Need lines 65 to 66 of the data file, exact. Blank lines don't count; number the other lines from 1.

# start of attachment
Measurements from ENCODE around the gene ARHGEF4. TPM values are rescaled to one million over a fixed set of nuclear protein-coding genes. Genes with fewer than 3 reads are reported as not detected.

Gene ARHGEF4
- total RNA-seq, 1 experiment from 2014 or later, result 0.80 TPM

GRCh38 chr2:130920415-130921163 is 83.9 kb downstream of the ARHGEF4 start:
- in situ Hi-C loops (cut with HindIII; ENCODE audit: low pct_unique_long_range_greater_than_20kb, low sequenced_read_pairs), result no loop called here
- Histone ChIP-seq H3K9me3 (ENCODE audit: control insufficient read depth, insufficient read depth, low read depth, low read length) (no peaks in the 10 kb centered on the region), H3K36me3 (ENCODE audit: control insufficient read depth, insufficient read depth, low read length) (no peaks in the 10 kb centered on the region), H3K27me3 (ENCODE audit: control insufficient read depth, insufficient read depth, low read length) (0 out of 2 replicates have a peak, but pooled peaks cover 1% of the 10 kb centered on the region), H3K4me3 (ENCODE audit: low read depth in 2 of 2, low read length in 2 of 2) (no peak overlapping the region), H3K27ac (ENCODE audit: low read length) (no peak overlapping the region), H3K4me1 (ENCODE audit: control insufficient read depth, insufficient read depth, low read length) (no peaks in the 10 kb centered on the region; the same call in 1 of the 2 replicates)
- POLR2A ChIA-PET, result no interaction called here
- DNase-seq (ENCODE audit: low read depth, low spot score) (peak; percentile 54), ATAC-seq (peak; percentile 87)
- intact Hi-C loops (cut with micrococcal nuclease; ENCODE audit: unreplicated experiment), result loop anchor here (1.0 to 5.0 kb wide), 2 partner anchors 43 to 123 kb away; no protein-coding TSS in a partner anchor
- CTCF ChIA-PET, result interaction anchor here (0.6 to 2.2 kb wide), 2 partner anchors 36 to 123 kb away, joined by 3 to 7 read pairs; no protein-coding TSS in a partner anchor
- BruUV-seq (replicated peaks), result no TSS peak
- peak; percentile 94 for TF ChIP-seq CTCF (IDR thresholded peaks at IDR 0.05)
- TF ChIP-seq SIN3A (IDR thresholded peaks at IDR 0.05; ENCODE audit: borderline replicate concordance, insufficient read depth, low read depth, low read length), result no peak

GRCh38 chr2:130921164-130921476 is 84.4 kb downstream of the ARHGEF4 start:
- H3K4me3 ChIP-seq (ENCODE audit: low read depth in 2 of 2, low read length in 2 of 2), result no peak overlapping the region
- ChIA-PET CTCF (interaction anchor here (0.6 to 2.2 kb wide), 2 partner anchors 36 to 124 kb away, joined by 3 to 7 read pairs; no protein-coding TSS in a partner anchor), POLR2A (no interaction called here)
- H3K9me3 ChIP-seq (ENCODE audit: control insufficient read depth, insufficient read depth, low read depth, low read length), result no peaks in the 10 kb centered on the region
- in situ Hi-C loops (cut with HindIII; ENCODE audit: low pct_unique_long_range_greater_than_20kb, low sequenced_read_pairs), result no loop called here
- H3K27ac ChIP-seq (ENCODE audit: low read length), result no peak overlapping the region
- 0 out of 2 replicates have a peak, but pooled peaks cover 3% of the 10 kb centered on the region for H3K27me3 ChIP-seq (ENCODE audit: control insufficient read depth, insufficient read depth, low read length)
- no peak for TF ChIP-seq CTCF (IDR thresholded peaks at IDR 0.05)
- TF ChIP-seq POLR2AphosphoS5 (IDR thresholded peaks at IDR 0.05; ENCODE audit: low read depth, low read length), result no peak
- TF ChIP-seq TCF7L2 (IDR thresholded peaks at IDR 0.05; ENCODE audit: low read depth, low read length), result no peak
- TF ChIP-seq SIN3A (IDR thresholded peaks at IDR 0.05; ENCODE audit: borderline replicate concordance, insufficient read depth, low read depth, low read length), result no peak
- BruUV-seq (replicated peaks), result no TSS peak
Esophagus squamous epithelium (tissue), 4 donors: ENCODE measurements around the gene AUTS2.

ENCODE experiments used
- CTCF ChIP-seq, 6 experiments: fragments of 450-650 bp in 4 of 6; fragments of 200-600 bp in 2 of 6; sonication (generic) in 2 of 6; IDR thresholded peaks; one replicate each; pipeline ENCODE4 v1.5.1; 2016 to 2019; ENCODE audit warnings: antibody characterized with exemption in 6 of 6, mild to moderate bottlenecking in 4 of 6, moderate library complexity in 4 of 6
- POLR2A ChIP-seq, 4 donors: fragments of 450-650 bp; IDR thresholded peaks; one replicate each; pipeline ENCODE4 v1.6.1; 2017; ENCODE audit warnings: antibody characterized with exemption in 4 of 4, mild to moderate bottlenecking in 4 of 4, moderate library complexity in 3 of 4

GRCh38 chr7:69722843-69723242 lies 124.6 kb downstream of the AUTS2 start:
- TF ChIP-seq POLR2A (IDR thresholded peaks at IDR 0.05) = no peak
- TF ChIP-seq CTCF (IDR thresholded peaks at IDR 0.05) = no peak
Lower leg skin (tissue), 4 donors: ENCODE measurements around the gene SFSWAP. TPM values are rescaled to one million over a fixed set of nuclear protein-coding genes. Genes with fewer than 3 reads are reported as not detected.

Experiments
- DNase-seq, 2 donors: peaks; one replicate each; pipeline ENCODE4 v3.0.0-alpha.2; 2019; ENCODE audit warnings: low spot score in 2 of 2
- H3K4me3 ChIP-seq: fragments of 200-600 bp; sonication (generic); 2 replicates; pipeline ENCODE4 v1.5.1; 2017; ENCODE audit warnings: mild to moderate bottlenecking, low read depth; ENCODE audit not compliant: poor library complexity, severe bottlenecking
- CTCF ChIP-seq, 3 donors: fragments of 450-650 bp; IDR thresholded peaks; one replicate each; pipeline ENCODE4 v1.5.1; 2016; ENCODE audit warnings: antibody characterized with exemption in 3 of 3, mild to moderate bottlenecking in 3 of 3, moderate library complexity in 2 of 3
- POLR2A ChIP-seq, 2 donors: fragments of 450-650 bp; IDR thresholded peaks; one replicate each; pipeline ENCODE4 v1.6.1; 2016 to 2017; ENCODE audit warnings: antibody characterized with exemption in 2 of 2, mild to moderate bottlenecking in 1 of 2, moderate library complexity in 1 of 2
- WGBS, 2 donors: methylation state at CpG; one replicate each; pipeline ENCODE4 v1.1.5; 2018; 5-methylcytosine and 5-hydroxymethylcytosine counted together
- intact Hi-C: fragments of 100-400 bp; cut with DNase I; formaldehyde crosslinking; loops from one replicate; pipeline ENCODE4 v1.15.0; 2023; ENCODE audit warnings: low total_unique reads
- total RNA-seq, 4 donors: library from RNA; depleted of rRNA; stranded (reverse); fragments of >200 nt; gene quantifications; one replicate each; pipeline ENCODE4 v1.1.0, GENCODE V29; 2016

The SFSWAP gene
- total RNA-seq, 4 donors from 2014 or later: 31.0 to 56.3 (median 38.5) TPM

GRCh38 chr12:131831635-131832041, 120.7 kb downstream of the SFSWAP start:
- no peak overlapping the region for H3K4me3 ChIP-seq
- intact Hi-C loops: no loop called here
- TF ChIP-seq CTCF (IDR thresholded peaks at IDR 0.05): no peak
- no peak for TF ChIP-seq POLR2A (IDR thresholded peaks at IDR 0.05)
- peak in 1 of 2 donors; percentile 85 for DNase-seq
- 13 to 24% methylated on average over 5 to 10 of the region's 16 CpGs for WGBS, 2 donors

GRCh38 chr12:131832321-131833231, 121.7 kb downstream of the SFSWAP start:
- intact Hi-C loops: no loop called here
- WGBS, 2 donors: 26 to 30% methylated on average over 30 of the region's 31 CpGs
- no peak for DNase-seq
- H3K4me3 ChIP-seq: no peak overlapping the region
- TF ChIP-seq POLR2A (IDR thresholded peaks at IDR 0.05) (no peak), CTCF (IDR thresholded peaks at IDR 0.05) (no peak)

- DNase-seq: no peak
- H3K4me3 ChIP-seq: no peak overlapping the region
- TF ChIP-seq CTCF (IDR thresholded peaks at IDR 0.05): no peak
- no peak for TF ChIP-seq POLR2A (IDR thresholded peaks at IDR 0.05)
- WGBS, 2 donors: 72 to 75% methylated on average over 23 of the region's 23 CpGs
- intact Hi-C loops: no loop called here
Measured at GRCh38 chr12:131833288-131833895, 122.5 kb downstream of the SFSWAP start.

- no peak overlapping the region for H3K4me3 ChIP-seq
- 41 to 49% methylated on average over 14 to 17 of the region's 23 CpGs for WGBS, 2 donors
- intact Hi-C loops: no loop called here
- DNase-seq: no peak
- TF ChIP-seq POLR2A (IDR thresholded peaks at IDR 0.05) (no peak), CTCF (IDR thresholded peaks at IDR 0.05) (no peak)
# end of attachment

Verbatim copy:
- 41 to 49% methylated on average over 14 to 17 of the region's 23 CpGs for WGBS, 2 donors
- intact Hi-C loops: no loop called here